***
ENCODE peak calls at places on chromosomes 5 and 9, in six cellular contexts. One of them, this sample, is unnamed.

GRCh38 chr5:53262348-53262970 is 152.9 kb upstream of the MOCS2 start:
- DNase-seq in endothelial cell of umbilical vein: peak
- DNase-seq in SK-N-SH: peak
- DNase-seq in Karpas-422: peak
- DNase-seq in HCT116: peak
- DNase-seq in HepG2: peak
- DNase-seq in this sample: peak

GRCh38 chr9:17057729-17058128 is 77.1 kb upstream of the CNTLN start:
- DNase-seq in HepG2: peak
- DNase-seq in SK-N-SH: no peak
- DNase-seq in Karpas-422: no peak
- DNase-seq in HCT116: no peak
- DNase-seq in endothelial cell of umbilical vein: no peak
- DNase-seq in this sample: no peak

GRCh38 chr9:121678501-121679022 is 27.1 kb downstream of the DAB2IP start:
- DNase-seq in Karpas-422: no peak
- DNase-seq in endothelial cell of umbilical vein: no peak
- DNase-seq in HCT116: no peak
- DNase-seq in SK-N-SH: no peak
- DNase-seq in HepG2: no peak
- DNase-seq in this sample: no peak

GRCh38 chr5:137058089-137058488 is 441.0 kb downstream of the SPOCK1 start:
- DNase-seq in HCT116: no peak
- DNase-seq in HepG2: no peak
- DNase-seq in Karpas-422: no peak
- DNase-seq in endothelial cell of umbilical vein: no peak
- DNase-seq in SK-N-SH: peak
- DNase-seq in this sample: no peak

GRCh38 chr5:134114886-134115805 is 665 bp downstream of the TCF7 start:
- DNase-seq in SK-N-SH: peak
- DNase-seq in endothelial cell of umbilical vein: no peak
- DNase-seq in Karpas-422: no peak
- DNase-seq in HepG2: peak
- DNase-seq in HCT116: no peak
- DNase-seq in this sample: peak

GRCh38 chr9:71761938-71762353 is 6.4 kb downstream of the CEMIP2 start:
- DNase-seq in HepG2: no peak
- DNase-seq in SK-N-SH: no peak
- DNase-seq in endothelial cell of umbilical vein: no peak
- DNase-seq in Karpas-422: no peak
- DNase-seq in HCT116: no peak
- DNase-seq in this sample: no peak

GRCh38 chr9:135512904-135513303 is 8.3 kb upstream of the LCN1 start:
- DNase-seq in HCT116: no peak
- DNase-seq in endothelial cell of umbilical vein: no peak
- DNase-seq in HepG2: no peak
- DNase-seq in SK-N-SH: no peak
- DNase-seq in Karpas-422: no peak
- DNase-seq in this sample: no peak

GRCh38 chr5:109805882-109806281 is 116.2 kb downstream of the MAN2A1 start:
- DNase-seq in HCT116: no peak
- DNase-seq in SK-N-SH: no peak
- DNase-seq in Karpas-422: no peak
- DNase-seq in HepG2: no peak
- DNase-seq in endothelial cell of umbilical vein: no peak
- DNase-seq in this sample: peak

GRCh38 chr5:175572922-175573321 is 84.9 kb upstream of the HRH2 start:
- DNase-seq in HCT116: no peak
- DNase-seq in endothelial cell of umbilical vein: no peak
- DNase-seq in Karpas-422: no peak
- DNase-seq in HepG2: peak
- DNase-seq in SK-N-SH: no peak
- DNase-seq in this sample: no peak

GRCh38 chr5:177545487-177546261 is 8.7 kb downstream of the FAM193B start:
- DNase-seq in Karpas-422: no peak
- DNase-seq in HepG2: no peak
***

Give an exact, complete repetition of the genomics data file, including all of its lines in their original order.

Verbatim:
ENCODE peak calls at places on chromosomes 5 and 9, in six cellular contexts. One of them, this sample, is unnamed.

GRCh38 chr5:53262348-53262970 is 152.9 kb upstream of the MOCS2 start:
- DNase-seq in endothelial cell of umbilical vein: peak
- DNase-seq in SK-N-SH: peak
- DNase-seq in Karpas-422: peak
- DNase-seq in HCT116: peak
- DNase-seq in HepG2: peak
- DNase-seq in this sample: peak

GRCh38 chr9:17057729-17058128 is 77.1 kb upstream of the CNTLN start:
- DNase-seq in HepG2: peak
- DNase-seq in SK-N-SH: no peak
- DNase-seq in Karpas-422: no peak
- DNase-seq in HCT116: no peak
- DNase-seq in endothelial cell of umbilical vein: no peak
- DNase-seq in this sample: no peak

GRCh38 chr9:121678501-121679022 is 27.1 kb downstream of the DAB2IP start:
- DNase-seq in Karpas-422: no peak
- DNase-seq in endothelial cell of umbilical vein: no peak
- DNase-seq in HCT116: no peak
- DNase-seq in SK-N-SH: no peak
- DNase-seq in HepG2: no peak
- DNase-seq in this sample: no peak

GRCh38 chr5:137058089-137058488 is 441.0 kb downstream of the SPOCK1 start:
- DNase-seq in HCT116: no peak
- DNase-seq in HepG2: no peak
- DNase-seq in Karpas-422: no peak
- DNase-seq in endothelial cell of umbilical vein: no peak
- DNase-seq in SK-N-SH: peak
- DNase-seq in this sample: no peak

GRCh38 chr5:134114886-134115805 is 665 bp downstream of the TCF7 start:
- DNase-seq in SK-N-SH: peak
- DNase-seq in endothelial cell of umbilical vein: no peak
- DNase-seq in Karpas-422: no peak
- DNase-seq in HepG2: peak
- DNase-seq in HCT116: no peak
- DNase-seq in this sample: peak

GRCh38 chr9:71761938-71762353 is 6.4 kb downstream of the CEMIP2 start:
- DNase-seq in HepG2: no peak
- DNase-seq in SK-N-SH: no peak
- DNase-seq in endothelial cell of umbilical vein: no peak
- DNase-seq in Karpas-422: no peak
- DNase-seq in HCT116: no peak
- DNase-seq in this sample: no peak

GRCh38 chr9:135512904-135513303 is 8.3 kb upstream of the LCN1 start:
- DNase-seq in HCT116: no peak
- DNase-seq in endothelial cell of umbilical vein: no peak
- DNase-seq in HepG2: no peak
- DNase-seq in SK-N-SH: no peak
- DNase-seq in Karpas-422: no peak
- DNase-seq in this sample: no peak

GRCh38 chr5:109805882-109806281 is 116.2 kb downstream of the MAN2A1 start:
- DNase-seq in HCT116: no peak
- DNase-seq in SK-N-SH: no peak
- DNase-seq in Karpas-422: no peak
- DNase-seq in HepG2: no peak
- DNase-seq in endothelial cell of umbilical vein: no peak
- DNase-seq in this sample: peak

GRCh38 chr5:175572922-175573321 is 84.9 kb upstream of the HRH2 start:
- DNase-seq in HCT116: no peak
- DNase-seq in endothelial cell of umbilical vein: no peak
- DNase-seq in Karpas-422: no peak
- DNase-seq in HepG2: peak
- DNase-seq in SK-N-SH: no peak
- DNase-seq in this sample: no peak

GRCh38 chr5:177545487-177546261 is 8.7 kb downstream of the FAM193B start:
- DNase-seq in Karpas-422: no peak
- DNase-seq in HepG2: no peak